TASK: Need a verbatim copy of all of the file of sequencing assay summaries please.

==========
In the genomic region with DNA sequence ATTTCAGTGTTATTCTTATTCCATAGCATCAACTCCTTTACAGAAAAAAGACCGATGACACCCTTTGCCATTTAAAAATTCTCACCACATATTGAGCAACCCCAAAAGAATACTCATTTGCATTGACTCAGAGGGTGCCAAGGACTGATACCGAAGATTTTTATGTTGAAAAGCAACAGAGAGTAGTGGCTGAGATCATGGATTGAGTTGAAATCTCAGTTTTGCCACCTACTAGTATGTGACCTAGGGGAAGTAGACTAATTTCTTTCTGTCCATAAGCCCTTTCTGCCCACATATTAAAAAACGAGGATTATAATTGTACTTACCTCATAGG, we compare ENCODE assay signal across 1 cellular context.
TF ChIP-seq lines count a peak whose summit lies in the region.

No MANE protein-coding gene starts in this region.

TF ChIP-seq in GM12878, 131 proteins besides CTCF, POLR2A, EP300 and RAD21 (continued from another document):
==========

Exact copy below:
In the genomic region with DNA sequence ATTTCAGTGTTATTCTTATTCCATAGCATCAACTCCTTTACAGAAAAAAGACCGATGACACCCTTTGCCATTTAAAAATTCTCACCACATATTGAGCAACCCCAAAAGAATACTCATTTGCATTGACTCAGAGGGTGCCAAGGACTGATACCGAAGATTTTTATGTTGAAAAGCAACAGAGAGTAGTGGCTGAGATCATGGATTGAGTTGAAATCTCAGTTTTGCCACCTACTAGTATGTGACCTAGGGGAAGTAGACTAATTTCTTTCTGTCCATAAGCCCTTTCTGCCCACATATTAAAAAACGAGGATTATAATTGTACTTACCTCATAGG, we compare ENCODE assay signal across 1 cellular context.
TF ChIP-seq lines count a peak whose summit lies in the region.

No MANE protein-coding gene starts in this region.

TF ChIP-seq in GM12878, 131 proteins besides CTCF, POLR2A, EP300 and RAD21 (continued from another document):